Endpoint

8/13/2014
05:20 PM
Connect Directly
Google+
Twitter
RSS
E-Mail
50%
50%

Cyberspies Target Chinese Ethnic Group

Academic researchers study phishing emails targeting the World Uyghur Congress (WUC), which represents the Uyghur ethnic group residing in China and in exile.

New academic research underscores the new reality that small organizations, too, are the target of cyber espionage.

Researchers from Northeastern University, the Max Planck Institute for Software Systems, and the National University of Singapore studied phishing emails used in a four-year targeted attack against the World Uyghur Congress (WUC), a nongovernmental organization that represents the Uyghur ethnic group residing in China and in exile.

"I find it interesting that small organizations are being targeted, and no zero-days are being used," says Engin Kirda, a professort at Northeastern and co-founder and chief architect of Lastline Labs. "There have been a lot of reports of mostly high-profile corporations being targeted and how sophisticated" those attacks are. "But from an academic point of view, we wanted to look at other types of attacks as well, with a small organization being targeted. Now it shows us this was not sophisticated."

Next week at the Usenix Security Symposium in San Diego, Kirda will present the researchers' paper, "A Look at Targeted Attacks Through the Lense of an NGO." He says he and his fellow researchers -- Stevens Le Blond, Adina Uritesc, and C´edric Gilbert of the Max Planck Institute and Zheng Leong Chua and Prateek Saxena of the National University of Singapore -- can't confirm the attackers came out of China or are backed by the Chinese government. "But there's a good chance there's some Chinese entity behind it. If I were to speculate, I'd say yes, the Chinese might be [associated] with these attacks."

The researchers studied 1,000 emails and their attachments or embedded URLs sent to the WUC and other organizations, including journalists at AFP, CNN International, the Los Angeles Times, The New York Times, and Reporters Without Borders; politicians in the Netherlands and China; universities around the world; and NGOs such as Save Tibet-International Campaign for Tibet and Amnesty International.

"Many [exploited] vulnerabilities had been around quite a while and are still being used, which suggests most people are doing a bad job patching their systems," Kirda says. It also shows you don't need a zero-day bug to compromise a small organization, and the attackers don't want to waste those types of exploits.

For example, the researchers found that the language and topics of the emails were crafted to appear friendly and in line with the users they were impersonating. Most of the emails sent to the WUC were written in Uyghur and came with malicious document attachments. More than one-fourth of the malware families found in the attachments had some ties to groups that have targeted Tibetan NGOs and political and industrial organizations, the researchers found.

Kirda says the WUC could have been used as a steppingstone to a larger target. "It would have been great to have access to some of the compromised systems and see what data was stolen," but the researchers were not privy to that information.

The researchers also found the same command and control infrastructure used by the DTL group against NGOs in November 2013, as well as by attacks against Tibetan and Hong Kong targets.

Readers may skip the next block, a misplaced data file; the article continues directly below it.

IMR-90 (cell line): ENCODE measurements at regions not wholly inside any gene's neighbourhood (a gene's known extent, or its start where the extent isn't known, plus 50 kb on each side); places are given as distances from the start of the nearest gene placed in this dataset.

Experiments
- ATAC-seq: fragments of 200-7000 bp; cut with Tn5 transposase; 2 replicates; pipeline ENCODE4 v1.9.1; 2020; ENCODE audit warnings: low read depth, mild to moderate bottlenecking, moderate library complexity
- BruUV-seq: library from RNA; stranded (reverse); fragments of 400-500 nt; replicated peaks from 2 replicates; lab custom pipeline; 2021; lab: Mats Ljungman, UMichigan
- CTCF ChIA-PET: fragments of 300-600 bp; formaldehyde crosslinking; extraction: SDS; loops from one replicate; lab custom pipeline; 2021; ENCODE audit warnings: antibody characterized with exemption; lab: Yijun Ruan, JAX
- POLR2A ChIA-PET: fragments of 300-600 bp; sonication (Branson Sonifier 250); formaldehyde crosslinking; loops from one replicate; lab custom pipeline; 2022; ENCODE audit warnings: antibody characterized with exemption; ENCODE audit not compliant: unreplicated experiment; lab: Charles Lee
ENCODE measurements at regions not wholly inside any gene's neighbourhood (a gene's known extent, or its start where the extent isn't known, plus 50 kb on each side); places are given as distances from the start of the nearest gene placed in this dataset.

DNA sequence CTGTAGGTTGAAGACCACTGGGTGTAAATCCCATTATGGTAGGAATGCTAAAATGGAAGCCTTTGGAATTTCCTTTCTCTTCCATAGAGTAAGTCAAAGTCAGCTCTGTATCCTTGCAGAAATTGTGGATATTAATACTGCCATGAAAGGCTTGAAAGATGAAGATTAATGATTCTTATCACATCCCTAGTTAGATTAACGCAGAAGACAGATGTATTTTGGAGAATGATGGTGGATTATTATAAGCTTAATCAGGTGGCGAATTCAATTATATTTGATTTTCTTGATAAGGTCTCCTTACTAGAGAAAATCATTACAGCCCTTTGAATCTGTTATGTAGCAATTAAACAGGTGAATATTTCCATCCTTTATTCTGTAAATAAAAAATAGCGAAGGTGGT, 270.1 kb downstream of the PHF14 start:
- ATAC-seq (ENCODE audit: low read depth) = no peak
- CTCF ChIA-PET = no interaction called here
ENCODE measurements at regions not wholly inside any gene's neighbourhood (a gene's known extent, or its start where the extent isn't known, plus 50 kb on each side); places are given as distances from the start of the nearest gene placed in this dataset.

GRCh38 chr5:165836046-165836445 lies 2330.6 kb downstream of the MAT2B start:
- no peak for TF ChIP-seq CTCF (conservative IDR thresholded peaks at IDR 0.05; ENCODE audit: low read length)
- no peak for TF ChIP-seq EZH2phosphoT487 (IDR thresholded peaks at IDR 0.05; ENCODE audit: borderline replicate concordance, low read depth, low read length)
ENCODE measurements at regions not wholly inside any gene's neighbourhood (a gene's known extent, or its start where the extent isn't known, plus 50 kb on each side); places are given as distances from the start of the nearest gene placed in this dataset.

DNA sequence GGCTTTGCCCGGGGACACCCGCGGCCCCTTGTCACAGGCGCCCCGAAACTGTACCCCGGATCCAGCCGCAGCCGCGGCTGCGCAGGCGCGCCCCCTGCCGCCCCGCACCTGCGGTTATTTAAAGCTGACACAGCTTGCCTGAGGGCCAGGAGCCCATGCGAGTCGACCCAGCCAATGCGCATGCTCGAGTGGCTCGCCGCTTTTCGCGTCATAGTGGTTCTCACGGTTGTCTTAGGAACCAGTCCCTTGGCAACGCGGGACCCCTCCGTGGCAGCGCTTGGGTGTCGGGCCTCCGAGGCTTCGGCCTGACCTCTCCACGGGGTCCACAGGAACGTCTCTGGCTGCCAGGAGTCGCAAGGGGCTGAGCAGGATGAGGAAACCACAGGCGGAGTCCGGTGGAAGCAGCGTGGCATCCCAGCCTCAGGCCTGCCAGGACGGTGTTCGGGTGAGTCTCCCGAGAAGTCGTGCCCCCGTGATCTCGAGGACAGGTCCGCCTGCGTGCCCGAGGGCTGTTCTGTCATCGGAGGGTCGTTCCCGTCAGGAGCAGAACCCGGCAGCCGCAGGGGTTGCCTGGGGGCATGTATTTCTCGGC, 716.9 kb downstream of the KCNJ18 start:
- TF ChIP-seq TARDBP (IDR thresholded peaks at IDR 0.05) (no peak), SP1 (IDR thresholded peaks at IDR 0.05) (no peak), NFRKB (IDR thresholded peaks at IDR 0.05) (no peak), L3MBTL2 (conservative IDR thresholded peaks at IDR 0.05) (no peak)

The full paper will be available here once the conference begins.

Kelly Jackson Higgins is Executive Editor at DarkReading.com. She is an award-winning veteran technology and business journalist with more than two decades of experience in reporting and editing for various publications, including Network Computing, Secure Enterprise ... View Full Bio

Comment  | 
Print  | 
More Insights
Comments
Newest First  |  Oldest First  |  Threaded View
More Than Half of Users Reuse Passwords
Curtis Franklin Jr., Senior Editor at Dark Reading,  5/24/2018
Is Threat Intelligence Garbage?
Chris McDaniels, Chief Information Security Officer of Mosaic451,  5/23/2018
Register for Dark Reading Newsletters
White Papers
Video
Cartoon Contest
Write a Caption, Win a Starbucks Card! Click Here
Latest Comment: This comment is waiting for review by our moderators.
Current Issue
Flash Poll
[Strategic Security Report] How Enterprises Are Attacking the IT Security Problem
[Strategic Security Report] How Enterprises Are Attacking the IT Security Problem
Enterprises are spending more of their IT budgets on cybersecurity technology. How do your organization's security plans and strategies compare to what others are doing? Here's an in-depth look.
Twitter Feed
Dark Reading - Bug Report
Bug Report
Enterprise Vulnerabilities
From DHS/US-CERT's National Vulnerability Database
CVE-2018-11505
PUBLISHED: 2018-05-26
The Werewolf Online application 0.8.8 for Android allows attackers to discover the Firebase token by reading logcat output.
CVE-2018-6409
PUBLISHED: 2018-05-26
An issue was discovered in Appnitro MachForm before 4.2.3. The module in charge of serving stored files gets the path from the database. Modifying the name of the file to serve on the corresponding ap_form table leads to a path traversal vulnerability via the download.php q parameter.
CVE-2018-6410
PUBLISHED: 2018-05-26
An issue was discovered in Appnitro MachForm before 4.2.3. There is a download.php SQL injection via the q parameter.
CVE-2018-6411
PUBLISHED: 2018-05-26
An issue was discovered in Appnitro MachForm before 4.2.3. When the form is set to filter a blacklist, it automatically adds dangerous extensions to the filters. If the filter is set to a whitelist, the dangerous extensions can be bypassed through ap_form_elements SQL Injection.
CVE-2018-11500
PUBLISHED: 2018-05-26
An issue was discovered in PublicCMS V4.0.20180210. There is a CSRF vulnerability in "admin/sysUser/save.do?callbackType=closeCurrent&navTabId=sysUser/list" that can add an admin account.